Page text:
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Progressive Politics in Minnesota, the Nation, and the World

On Immigration: Dick Day Meet Fellow Republican Joe Gimse

Category: Immigration
Posted: 10/29/07 16:09, Edited: 10/29/07 16:11

by Dave Mindeman

First we have Governor Pawlenty willing to draw attention to global warming issues and now, I see, we have a Republican State Senator making sense on (gasp!) immigration issues.

Pinch me, please.

State Senator Joe Gimse of Willmar (who defeated Sen. Dean Johnson in 2006), actually used words like "hard working undocumented workers" or "remove the criminal aspect of being here to work". Sen. Gimse is treading on dangerous ground for him because so many conservative Republicans are afraid of sounding that compassionate and rational on the subject.

He even talks of support for the Dream Act if a way of documenting these workers can be found. (Whose dreaming?)

An important caveat... Senator Gimse is certainly not a full fledged convert to the plight of immigrants... but the change in tone is somewhat encouraging. His Senate GOP Immigration caucus consists of himself, Sen. Fischbach, Sen. Hann, and Sen. Ingibritson. Not a bad group if you don't count Fischbach.

I hope Senator Gimse has the courage to follow this through. I don't doubt that Willmar businesses have something to do with this. They need these workers and are looking for compromise.

If everyone would examine these issues realistically (as Sen. Gimse gives lip service to be doing) and stop the extreme rhetoric, we could find a way to please everybody.

A recent article on MSNBC noted that farmers in NY state are losing their vegetable crops. Migrant workers are scared away because of the ICE raids and the crops are rotting in the fields. You might say the easy answer would be to raise the salaries of these jobs so that Americans could make a decent living by picking up the work.

Unfortunately, CAFTA and NAFTA have eliminated that solution. US Agriculture can't compete with Central America and European subsidies... so without the migrant labor, the farms have to shut down or shift to less labor intensive crops.

As Congressional Candidate Dick Day employs his harsh rhetoric to divide the First District via immigration misinformation, maybe Senator Gimse can give him some pointers on dealing with rational thought.
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If You Want Immigration Enforcement, Get the Data Right!

Category: Immigration
Posted: 08/18/07 14:46, Edited: 08/20/07 13:23

by Dave Mindeman

A good opinion piece in the Star Tribune, gives some explanation for the problems with current immigration policy. As the government tries to enhance its enforcement at the behest of immigration critics, the flaws and utter dysfunction of this system will become more transparent. This quote from the editorial points out one small part of that dysfunction.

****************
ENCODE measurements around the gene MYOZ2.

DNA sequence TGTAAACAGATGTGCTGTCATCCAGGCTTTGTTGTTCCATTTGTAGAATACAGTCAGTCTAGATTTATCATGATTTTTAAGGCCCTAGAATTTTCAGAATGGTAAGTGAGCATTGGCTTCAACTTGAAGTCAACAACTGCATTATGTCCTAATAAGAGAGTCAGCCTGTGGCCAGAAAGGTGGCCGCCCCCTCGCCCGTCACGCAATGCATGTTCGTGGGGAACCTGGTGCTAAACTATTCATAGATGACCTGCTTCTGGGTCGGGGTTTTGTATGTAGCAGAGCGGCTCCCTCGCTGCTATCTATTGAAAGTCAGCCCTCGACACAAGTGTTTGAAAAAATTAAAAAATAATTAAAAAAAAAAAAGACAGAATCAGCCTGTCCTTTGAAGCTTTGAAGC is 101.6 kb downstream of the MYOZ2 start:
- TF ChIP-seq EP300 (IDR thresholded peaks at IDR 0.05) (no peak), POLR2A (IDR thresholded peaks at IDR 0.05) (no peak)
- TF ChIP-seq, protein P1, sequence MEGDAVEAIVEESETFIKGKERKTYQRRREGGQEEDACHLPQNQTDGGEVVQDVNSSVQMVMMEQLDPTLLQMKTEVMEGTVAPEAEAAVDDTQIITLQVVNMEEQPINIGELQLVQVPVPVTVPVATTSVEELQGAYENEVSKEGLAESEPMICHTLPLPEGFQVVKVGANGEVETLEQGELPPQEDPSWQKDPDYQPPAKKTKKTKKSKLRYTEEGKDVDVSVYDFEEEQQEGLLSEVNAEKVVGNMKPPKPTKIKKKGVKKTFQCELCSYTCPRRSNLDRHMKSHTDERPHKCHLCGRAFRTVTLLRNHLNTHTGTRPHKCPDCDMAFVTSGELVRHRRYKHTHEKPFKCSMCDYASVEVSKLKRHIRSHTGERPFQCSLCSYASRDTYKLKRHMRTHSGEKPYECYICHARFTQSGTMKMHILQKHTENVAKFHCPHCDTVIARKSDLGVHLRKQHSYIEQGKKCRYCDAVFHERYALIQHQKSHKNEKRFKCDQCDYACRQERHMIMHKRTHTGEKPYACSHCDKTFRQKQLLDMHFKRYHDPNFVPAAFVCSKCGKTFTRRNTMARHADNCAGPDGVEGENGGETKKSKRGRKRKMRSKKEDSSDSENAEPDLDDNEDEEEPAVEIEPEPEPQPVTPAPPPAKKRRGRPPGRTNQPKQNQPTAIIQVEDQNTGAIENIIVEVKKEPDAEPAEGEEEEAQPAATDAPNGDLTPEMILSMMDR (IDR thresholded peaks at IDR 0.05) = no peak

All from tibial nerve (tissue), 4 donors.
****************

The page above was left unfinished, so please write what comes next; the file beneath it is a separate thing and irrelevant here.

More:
The problem is that federal agencies haven't developed adequate tools for employers who want to comply. The government's premier employment-verification system, the "Basic Pilot" project, didn't protect Swift & Co. from a series of costly, embarrassing raids. The government's database for verifying the Social Security number of a job applicant has error rates as high as 1 in 10. A "no match" letter from the Social Security Administration, signaling that the number doesn't match the name, might mean that the job applicant is an undocumented alien, or simply that a digit was transposed on a job application. The agency known as Immigration and Customs Enforcement, with its heavy emphasis on criminal wrongdoing, simply intimidates many employers.

Stronger enforcement is certainly laudable, but if your basis for enforcement is information that is just flat out unreliable, what's the point? We can certainly be angry about the falsification of records by illegals, but caught up in the same net are the people who make honest mistakes or victims of identity theft or employees who work for employers who are not careful with employee information.

This is the "age of information" but our data base protection and record keeping is not keeping up.

Just to give you a practical example.... as a pharmacist, I have to deal with insurance data (and its problems) on a daily basis. There was a period of about a year in which Blue Cross was rejecting valid claims for their clients because of "invalid birth dates".... when we would call to find out the problem, there would always be a difference of 1 digit for the correct birthdate. Although I could never prove it, it looked like someone was incorrectly entering months transposed from written word to numbers, (i.e., June = 6, Blue Cross would record 5 instead). When Blue Cross was informed of the mistake, we would have to temporarily put the INCORRECT information in our computer to match theirs; while the patient would have to fill out another application form and send it for another round of processing. Stupid and a waste of time; yet payments could not get processed unless some accomodation was made.

If we want proper enforcement of immigration laws, then for Pete's sake, get the information right. So many innocent people could be affected and our economy will be saddled with unnecessary expense.

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